Here it is. Here is my post after one year+ after losing my son to pancreatic cancer. This will not be a letter to my son, but a letter to the Universe and all who reside within – including you.
If you are judgmental, if you think you know the answer of how to cope the loss of a child, no matter their age, do not comment unless you have been there – do not read further.
All death-losses are unique. Losing my son is not the same as losing a spouse (I’ve been there, done that), nor a parent (been there, done that).
My stepson told me that upon the death of his two-week old child, they mourned. His wife and he ended up divorcing. His ex-wife, 12 years later, still sets a plate at the table for their dead child. He told me that he could not imagine losing a child who had a “personality.”
“Dead” is the truth, it’s an ugly word. It’s ugly, but, it’s the truth, and I will use the word “dead”. If you’ve been where I have trodden, you know the blatant truth of the use of words.
Do not read further, if you cannot handle the truth about the death of an adult child.
I have “survived” the first year anniversary of Michael’s death. I lived my life striving to “do” what was denied to my son. I listened to the mocking birds. I savored the scent of the lilacs. I tried to live for my son in my limited existence.
I thought that every breath I took was a breath he was denied, and pushed myself to make it worthwhile.
Every sight I saw was something he couldn’t see… the deer in the woods behind our home, the mocking birds, singing every song they memorized. Even the crazy squirrels who chewed up my bird feeder – I found purpose in every living thing.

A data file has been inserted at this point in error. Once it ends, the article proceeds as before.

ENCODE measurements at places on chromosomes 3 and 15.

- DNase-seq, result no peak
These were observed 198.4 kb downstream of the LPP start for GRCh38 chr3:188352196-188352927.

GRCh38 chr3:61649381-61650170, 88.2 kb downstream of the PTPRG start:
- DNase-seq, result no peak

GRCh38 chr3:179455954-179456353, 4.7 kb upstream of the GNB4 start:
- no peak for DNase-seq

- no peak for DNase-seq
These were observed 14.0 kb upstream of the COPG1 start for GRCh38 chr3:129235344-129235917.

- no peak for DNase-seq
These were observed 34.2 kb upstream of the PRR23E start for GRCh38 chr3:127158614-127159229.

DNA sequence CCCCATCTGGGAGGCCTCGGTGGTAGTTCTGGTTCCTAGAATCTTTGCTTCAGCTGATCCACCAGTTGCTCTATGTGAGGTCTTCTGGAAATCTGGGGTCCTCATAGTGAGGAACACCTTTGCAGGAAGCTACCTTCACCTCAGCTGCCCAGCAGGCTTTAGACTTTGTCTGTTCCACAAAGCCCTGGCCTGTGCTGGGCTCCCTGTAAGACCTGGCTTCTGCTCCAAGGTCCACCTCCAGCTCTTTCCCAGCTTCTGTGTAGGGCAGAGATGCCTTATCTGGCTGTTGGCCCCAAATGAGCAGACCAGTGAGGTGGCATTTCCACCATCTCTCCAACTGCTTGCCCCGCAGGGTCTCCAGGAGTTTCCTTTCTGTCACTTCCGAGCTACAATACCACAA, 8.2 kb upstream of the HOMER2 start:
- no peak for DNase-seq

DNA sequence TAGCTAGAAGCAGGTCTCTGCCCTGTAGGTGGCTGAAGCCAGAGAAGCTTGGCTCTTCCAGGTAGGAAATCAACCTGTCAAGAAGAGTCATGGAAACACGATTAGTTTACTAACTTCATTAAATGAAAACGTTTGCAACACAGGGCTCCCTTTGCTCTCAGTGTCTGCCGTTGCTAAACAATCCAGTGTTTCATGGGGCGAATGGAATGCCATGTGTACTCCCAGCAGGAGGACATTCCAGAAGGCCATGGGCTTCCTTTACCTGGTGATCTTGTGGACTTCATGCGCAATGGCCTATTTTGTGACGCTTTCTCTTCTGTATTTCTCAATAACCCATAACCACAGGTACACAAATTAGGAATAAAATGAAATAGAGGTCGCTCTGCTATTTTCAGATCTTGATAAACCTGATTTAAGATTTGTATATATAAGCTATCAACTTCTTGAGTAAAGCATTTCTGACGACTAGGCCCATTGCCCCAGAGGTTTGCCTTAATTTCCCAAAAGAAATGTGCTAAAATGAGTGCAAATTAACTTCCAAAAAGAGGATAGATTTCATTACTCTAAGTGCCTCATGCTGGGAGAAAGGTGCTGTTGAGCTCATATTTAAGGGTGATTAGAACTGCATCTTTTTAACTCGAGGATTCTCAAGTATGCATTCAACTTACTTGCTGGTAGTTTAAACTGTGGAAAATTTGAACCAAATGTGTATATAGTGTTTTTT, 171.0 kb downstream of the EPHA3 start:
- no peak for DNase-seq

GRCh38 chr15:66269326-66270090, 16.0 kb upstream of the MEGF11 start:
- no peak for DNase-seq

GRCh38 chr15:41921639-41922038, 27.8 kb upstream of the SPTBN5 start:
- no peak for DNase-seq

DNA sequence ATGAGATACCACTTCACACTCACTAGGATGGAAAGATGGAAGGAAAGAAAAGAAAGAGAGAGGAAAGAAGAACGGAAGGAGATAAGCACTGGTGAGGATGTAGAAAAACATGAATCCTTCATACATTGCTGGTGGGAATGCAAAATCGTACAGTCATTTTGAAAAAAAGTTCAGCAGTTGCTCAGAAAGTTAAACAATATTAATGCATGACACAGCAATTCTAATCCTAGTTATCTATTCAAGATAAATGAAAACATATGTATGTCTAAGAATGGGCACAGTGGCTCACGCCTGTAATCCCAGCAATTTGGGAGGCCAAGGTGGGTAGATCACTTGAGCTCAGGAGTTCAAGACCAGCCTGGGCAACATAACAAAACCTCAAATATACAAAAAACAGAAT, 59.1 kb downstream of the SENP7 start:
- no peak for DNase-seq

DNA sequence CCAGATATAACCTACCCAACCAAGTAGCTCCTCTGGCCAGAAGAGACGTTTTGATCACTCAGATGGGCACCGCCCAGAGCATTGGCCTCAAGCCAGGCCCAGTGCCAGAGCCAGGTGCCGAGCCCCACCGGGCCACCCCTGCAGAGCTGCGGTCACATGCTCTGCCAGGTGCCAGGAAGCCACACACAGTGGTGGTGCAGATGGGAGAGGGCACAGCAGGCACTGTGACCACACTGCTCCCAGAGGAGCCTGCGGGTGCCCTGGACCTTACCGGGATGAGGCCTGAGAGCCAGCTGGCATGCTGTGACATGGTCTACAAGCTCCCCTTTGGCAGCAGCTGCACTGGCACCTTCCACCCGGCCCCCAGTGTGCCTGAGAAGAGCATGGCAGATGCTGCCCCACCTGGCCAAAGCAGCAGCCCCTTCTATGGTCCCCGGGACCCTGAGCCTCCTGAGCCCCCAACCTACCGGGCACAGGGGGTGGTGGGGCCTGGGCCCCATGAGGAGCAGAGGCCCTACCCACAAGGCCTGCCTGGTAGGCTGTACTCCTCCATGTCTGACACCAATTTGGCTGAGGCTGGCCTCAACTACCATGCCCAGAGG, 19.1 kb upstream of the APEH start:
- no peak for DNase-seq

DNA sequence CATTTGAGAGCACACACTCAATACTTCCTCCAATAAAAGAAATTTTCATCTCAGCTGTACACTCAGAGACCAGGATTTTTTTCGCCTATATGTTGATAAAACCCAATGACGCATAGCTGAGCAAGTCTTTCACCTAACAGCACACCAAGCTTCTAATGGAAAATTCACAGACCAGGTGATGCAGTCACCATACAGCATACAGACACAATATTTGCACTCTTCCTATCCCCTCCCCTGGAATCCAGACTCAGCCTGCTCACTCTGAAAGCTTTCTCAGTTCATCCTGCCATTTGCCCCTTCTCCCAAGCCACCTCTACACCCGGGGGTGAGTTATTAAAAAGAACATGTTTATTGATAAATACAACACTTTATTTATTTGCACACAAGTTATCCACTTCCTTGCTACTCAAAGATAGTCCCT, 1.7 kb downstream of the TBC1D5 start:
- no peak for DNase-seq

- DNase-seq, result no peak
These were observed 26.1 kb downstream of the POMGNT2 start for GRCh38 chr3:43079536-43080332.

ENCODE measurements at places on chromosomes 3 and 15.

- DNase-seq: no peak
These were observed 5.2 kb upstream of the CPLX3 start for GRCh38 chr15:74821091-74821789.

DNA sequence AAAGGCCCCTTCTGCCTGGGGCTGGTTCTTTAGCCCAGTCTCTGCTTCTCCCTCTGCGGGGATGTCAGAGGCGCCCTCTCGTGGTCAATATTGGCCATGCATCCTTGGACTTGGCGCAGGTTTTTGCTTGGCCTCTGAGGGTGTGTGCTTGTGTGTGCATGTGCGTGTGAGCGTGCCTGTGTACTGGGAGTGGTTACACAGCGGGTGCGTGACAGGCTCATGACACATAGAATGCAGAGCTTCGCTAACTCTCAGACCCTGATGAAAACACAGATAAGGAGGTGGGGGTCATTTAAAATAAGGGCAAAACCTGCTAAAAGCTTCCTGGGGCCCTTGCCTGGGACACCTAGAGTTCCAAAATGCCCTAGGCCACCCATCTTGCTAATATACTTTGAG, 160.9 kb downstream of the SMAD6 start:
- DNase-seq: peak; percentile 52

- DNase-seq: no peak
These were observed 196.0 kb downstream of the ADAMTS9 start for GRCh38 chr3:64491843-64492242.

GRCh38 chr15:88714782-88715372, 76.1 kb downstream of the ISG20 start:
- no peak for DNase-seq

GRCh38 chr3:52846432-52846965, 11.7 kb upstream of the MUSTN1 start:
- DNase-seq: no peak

Problem was/is, I could not find MY purpose in continuing to exist in this plane.
He had so much for which to live – his 2 yr. old son, 4 yr. old daughter, a loving wife, 3 brothers, co-workers, friends… and me, his mom. His dad was deceased when he was only 8 yrs. old.
I have lessened my activities. I perform that of which my life requires and nothing more.
The second year is the year of awakening.
Recently, I have had three “breakdowns”. Talking with those whom I trust, who love and know me. No, not siblings, lost them a long time ago – breast cancer. Friends who really know and love me listened and shared their stories.
Yet, there is something I need to release. I have identified it as “guilt” for outliving my child.
When I broke down, three nights ago, I realized that I need help. I searched local churches for bereavement groups. It seemed my quest was a failure. However, I am impatient.
I did attend an online support group today, to which, I will not be returning. It was more of a cackle of hens…
I was new to the group. Another woman had just lost her son only a week ago and little attention was paid to her. It seemed as though “regulars” were there to talk about camping and weeding their gardens. I was, at first, angry, and then dismissive. I will not be returning to that group. I will not be judgmental.
Meanwhile, I received a phone call from a church, actually, the first church I contacted – I have a really, really, really difficult time with organized religion – however, this non-denominational church returned my request via phone message with an opportunity to meet with its Pastor. Oh, I had contacted four churches – one responded with something to the effect that I could have a phone conference. Uh,… no. Did you not understand my request? Did you not understand my circumstance? I can phone my friends if I want a phone conference.
Anyway, this church was my first choice in requesting help, and … patience must be a virtue. I don’t know that I will find solace, but, I am on a journey and I’m going to exhaust every avenue available to accomplish that end.
The first year is not the hardest.